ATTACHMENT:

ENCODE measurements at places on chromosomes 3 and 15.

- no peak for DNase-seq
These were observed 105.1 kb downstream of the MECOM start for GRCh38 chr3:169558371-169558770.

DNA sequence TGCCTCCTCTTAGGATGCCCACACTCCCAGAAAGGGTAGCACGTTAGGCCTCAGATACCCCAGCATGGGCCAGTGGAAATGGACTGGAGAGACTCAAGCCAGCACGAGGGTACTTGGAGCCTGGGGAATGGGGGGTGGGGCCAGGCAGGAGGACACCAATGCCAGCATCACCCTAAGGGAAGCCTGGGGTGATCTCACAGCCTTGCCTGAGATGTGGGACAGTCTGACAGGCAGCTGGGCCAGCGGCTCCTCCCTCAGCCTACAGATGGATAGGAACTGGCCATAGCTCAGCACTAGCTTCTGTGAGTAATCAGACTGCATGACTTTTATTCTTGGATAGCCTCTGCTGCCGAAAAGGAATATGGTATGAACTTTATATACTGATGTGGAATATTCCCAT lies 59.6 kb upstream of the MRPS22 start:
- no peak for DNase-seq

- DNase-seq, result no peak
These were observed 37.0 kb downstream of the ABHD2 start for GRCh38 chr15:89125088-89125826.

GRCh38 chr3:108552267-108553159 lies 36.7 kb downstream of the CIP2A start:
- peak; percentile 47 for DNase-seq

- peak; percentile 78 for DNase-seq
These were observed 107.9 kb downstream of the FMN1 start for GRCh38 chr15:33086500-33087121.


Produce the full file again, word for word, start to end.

ENCODE measurements at places on chromosomes 3 and 15.

- no peak for DNase-seq
These were observed 105.1 kb downstream of the MECOM start for GRCh38 chr3:169558371-169558770.

DNA sequence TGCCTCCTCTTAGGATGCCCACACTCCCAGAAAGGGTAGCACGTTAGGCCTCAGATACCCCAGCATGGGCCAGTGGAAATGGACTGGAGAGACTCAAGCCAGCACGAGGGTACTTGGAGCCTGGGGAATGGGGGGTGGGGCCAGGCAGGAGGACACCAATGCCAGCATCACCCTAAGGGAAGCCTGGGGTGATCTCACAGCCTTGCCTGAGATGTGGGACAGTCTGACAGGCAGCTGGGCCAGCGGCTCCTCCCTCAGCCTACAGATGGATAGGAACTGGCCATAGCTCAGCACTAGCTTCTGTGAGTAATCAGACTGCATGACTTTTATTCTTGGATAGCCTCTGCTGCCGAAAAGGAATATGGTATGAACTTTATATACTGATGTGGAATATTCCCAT lies 59.6 kb upstream of the MRPS22 start:
- no peak for DNase-seq

- DNase-seq, result no peak
These were observed 37.0 kb downstream of the ABHD2 start for GRCh38 chr15:89125088-89125826.

GRCh38 chr3:108552267-108553159 lies 36.7 kb downstream of the CIP2A start:
- peak; percentile 47 for DNase-seq

- peak; percentile 78 for DNase-seq
These were observed 107.9 kb downstream of the FMN1 start for GRCh38 chr15:33086500-33087121.